At 220 years old, after surviving through two wars, 413 hurricanes, and demolition plans to be replaced by a housing development, this house in North Carolina refuses to die, thanks in part to historical activists like Bryan Avery who came together to save and restore this historical home. You can also watch and share this video on Facebook, Twitter, and YouTube.

The Shaw Halfway House is the oldest standing home in Harnett County, and at this point, may eventually be the last one standing. It was originally built as a tavern in 1798, just 22 years after the Declaration of Independence was signed, by a Revolutionary War soldier named Daniel Shaw who named it The Shaw Halfway House because it was located exactly halfway between Raleigh and Fayetteville North Carolina. The house became a famous stage stop for people traveling by horse and carriage between the two cities.

The house was left to Daniel's son, Dushee Shaw, in his will in 1829, who lived in the house until April 14, 1839 when he sold the house and 2300 acres to Willis Turlington. Although Willis never lived in the house, the Turlington family ran the stage stop until shortly after the Civil War, during which it was still known as the “Shaw Halfway House”.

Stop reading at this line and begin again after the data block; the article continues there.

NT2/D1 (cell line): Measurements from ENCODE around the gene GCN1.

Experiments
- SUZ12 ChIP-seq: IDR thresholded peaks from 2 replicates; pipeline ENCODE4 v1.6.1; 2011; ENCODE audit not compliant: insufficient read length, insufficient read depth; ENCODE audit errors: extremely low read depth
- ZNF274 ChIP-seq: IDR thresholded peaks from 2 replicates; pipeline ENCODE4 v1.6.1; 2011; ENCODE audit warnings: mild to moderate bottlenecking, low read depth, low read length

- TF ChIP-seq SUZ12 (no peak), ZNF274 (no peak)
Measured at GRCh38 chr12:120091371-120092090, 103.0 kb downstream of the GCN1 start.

The house was later used as a hospital to treat wounded Confederate Soldiers after the Battle of Averasboro in 1865. You can still see etchings on the wall from soldiers who were treated here, who must've somehow known the house would outlast them all.

Many have died here but the house itself lives on. Two years ago the house was at risk of being demolished by the landowners who wanted to parcel off the farm land and sell it to developers. That is until Historian Bryan Avery led a group of volunteer historical activists on a mission to Save The Shaw Halfway House.

They raised $135,000 and bought the parcel which included both the Shaw Halfway House and the Turlington Family Home which they've since renovated into a historical museum. Their plans are to use the land and buildings to create the Harnett History Center and preserve the history of the area for generations to come.

The house was purchased by Averasboro Town Restoration Association, Inc., a 501 (C) (3) non-profit in Dec. 2016. With the help of volunteers and donations, the long process of restoration is underway. You can follow along with the restoration efforts via their Facebook page Save the Shaw Halfway House. You can also help by sending a donation to:

ATRA, INC.
73 Turlington Rd.
Dunn, NC 28334

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